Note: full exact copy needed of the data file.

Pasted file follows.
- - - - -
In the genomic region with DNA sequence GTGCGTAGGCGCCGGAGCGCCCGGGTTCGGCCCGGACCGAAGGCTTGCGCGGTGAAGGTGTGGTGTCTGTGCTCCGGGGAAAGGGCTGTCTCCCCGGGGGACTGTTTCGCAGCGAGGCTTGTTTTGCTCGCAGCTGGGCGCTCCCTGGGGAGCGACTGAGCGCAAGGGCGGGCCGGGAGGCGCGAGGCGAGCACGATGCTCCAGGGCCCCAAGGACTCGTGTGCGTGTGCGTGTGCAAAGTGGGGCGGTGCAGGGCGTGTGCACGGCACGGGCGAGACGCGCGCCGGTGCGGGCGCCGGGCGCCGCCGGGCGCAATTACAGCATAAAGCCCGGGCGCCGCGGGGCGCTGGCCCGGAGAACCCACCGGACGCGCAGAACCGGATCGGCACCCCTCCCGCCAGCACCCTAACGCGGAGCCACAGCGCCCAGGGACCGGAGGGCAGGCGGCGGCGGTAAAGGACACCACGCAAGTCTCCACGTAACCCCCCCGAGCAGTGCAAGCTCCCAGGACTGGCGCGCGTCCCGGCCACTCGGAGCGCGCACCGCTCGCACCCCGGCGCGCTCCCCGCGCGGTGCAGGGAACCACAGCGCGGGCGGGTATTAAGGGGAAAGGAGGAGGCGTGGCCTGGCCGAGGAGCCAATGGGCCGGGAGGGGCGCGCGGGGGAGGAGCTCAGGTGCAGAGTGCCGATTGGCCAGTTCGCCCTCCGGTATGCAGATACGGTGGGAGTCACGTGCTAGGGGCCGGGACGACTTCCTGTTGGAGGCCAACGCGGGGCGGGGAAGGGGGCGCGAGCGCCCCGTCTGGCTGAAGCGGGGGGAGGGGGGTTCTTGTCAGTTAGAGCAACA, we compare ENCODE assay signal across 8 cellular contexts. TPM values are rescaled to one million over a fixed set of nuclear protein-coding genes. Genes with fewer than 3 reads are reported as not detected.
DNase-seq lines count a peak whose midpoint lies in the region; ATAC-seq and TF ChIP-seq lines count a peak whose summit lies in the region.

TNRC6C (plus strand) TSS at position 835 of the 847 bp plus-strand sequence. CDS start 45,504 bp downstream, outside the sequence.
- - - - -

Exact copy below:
In the genomic region with DNA sequence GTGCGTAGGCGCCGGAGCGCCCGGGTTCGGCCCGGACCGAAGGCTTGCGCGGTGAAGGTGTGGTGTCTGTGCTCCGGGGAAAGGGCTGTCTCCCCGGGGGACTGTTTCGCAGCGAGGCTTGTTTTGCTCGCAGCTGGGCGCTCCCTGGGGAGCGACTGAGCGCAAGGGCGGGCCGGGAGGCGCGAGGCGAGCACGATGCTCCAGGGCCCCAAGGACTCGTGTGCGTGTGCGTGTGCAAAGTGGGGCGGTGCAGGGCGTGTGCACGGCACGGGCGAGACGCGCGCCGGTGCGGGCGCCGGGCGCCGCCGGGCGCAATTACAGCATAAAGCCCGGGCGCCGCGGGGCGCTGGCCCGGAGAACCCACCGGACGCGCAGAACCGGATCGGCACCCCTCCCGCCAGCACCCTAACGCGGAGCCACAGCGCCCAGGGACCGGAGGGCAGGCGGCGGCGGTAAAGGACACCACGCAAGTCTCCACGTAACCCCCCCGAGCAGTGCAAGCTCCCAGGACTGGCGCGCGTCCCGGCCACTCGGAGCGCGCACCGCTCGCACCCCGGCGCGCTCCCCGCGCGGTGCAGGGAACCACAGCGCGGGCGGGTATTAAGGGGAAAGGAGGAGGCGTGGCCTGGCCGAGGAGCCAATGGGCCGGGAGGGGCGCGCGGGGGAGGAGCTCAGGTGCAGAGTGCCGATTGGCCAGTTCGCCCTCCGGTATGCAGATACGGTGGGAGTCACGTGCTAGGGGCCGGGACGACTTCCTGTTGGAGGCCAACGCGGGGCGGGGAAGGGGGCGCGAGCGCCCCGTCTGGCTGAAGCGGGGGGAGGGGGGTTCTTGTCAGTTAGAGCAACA, we compare ENCODE assay signal across 8 cellular contexts. TPM values are rescaled to one million over a fixed set of nuclear protein-coding genes. Genes with fewer than 3 reads are reported as not detected.
DNase-seq lines count a peak whose midpoint lies in the region; ATAC-seq and TF ChIP-seq lines count a peak whose summit lies in the region.

TNRC6C (plus strand) TSS at position 835 of the 847 bp plus-strand sequence. CDS start 45,504 bp downstream, outside the sequence.